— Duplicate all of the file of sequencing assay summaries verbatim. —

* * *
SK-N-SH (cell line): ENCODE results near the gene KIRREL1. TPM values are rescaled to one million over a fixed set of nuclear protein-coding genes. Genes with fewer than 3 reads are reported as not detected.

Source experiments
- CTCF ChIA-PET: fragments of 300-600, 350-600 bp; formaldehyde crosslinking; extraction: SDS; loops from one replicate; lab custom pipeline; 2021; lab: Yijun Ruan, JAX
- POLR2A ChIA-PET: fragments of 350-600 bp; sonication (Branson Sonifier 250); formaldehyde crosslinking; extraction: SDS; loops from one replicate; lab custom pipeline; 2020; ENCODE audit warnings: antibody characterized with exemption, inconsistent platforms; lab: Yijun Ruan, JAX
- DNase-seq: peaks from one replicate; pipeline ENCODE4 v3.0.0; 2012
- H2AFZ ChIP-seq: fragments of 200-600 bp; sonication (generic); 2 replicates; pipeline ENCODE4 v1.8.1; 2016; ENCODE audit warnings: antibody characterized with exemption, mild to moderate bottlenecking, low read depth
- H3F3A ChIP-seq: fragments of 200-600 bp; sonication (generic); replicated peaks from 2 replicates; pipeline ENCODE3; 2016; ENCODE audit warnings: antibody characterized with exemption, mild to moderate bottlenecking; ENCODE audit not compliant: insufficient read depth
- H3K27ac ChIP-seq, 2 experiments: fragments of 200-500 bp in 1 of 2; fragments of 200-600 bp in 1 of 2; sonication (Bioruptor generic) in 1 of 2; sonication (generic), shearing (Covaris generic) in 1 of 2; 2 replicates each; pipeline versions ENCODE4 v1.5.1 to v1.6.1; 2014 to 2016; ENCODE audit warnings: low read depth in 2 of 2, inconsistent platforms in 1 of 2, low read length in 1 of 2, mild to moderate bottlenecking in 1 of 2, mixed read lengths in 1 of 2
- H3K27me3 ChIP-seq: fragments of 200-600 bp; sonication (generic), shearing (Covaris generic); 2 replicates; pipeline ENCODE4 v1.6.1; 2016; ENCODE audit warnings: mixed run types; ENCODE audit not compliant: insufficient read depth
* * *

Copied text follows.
SK-N-SH (cell line): ENCODE results near the gene KIRREL1. TPM values are rescaled to one million over a fixed set of nuclear protein-coding genes. Genes with fewer than 3 reads are reported as not detected.

Source experiments
- CTCF ChIA-PET: fragments of 300-600, 350-600 bp; formaldehyde crosslinking; extraction: SDS; loops from one replicate; lab custom pipeline; 2021; lab: Yijun Ruan, JAX
- POLR2A ChIA-PET: fragments of 350-600 bp; sonication (Branson Sonifier 250); formaldehyde crosslinking; extraction: SDS; loops from one replicate; lab custom pipeline; 2020; ENCODE audit warnings: antibody characterized with exemption, inconsistent platforms; lab: Yijun Ruan, JAX
- DNase-seq: peaks from one replicate; pipeline ENCODE4 v3.0.0; 2012
- H2AFZ ChIP-seq: fragments of 200-600 bp; sonication (generic); 2 replicates; pipeline ENCODE4 v1.8.1; 2016; ENCODE audit warnings: antibody characterized with exemption, mild to moderate bottlenecking, low read depth
- H3F3A ChIP-seq: fragments of 200-600 bp; sonication (generic); replicated peaks from 2 replicates; pipeline ENCODE3; 2016; ENCODE audit warnings: antibody characterized with exemption, mild to moderate bottlenecking; ENCODE audit not compliant: insufficient read depth
- H3K27ac ChIP-seq, 2 experiments: fragments of 200-500 bp in 1 of 2; fragments of 200-600 bp in 1 of 2; sonication (Bioruptor generic) in 1 of 2; sonication (generic), shearing (Covaris generic) in 1 of 2; 2 replicates each; pipeline versions ENCODE4 v1.5.1 to v1.6.1; 2014 to 2016; ENCODE audit warnings: low read depth in 2 of 2, inconsistent platforms in 1 of 2, low read length in 1 of 2, mild to moderate bottlenecking in 1 of 2, mixed read lengths in 1 of 2
- H3K27me3 ChIP-seq: fragments of 200-600 bp; sonication (generic), shearing (Covaris generic); 2 replicates; pipeline ENCODE4 v1.6.1; 2016; ENCODE audit warnings: mixed run types; ENCODE audit not compliant: insufficient read depth